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Sun


— Environment

Kirigami-inspired solar cells twist to track the sun

One of the challenges facing designers of traditional flat solar panels is the fact that the sun doesn't conveniently stay in one place. This means that in order for a panel to receive as much sunlight as possible, it has to pan with the sun as it moves across the sky. While there are motorized assemblies designed to do just that, they add complexity, weight and expense to photovoltaic systems. Now, however, University of Michigan scientists have developed a simpler alternative – and it's based on the ancient Japanese cut-paper art of kirigami.

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— Space

Astronomers discover Jupiter's twin orbiting a distant Sun-like star

A team of international astronomers has discovered a gas giant orbiting a distant star with characteristics remarkably similar to those of our own Jovian planet, Jupiter. The significance of the discovery is that the gas giant was found to orbit roughly the same distance from its host star HIP 11915, as Jupiter does from the Sun. This positioning may have profound implications for creating conditions favorable to the development of a habitable Earth-like planet in HIP 11915's inner solar system.

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— Space

UK consortium proposes mission to provide five-day warning of solar storms

Solar storms – or Coronal mass ejections (CMEs) – are caused by the sudden release of built-up magnetic stress in the Sun's atmosphere. On Earth, we see the results of small versions of these when plasma streaming from the sun strikes our upper atmosphere and creates the Northern and Southern Lights (the Aurora Borealis and the Aurora Australis). Sometimes, however, these ruptures can be inordinately large and have the potential to wreak havoc on orbiting satellites, radio networks, and national power grids. In an effort to be prepared well in advance of such events, a UK consortium has proposed a satellite system that can provide as much as five days warning of potentially damaging CMEs. Read More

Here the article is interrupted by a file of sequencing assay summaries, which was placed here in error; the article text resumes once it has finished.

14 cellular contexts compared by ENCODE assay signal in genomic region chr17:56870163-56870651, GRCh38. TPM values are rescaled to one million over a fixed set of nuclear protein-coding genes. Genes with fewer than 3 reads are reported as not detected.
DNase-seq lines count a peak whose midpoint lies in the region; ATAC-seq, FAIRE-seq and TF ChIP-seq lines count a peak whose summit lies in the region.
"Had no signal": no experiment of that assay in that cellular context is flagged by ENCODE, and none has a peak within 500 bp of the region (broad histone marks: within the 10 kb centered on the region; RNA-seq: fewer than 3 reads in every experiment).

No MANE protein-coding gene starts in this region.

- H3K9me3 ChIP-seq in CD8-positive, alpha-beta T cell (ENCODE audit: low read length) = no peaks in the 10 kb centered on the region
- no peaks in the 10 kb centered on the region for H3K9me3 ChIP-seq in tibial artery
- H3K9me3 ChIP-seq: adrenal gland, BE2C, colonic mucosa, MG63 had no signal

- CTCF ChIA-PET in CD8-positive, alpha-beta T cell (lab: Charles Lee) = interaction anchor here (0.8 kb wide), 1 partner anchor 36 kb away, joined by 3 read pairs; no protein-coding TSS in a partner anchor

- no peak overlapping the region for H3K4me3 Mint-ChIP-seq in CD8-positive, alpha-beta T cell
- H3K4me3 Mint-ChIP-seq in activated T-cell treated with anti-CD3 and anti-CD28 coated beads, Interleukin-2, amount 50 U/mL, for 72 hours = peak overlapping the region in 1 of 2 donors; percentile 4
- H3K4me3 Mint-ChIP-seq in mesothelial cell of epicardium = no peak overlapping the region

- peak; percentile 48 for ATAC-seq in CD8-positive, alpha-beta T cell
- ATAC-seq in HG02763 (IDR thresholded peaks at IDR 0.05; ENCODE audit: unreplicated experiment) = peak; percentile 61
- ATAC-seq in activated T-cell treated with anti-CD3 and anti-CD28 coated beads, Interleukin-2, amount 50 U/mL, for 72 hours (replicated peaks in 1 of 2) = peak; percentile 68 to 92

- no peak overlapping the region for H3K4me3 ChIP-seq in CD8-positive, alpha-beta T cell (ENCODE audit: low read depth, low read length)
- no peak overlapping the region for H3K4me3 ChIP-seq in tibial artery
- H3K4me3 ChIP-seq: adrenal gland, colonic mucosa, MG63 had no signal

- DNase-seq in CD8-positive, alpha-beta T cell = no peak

— Health and Wellbeing

Shadow Wi-Fi fights skin cancer by keeping sun worshippers in the dark

Awareness campaigns, sunscreen and mending the hole in the ozone layer have all played a part in the battle against skin cancer. But the beachgoers of Peru now have another form of relief from the sun's harmful UV rays. Aimed at drawing in roasting folk who could do with some respite, ad agency Happiness Anywhere has installed towering sun shades and a free Wi-Fi network that only functions when the users are in the shadows.

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— Space

Stellar viewing: The solar eclipse in pictures

Friday morning bore witness to a stunning solar eclipse, as our Moon traversed the face of our parent star, blocking its light in a beautiful example of the intricate orbits negotiated by the planets and moons that make up our solar system. For those able to secure a pair of protective glasses and be charmed enough to gaze through cloud-free skies, the sight was a spectacular one – a rare meeting of two celestial bodies that have accompanied each of us through every day and night of our lives. Read More
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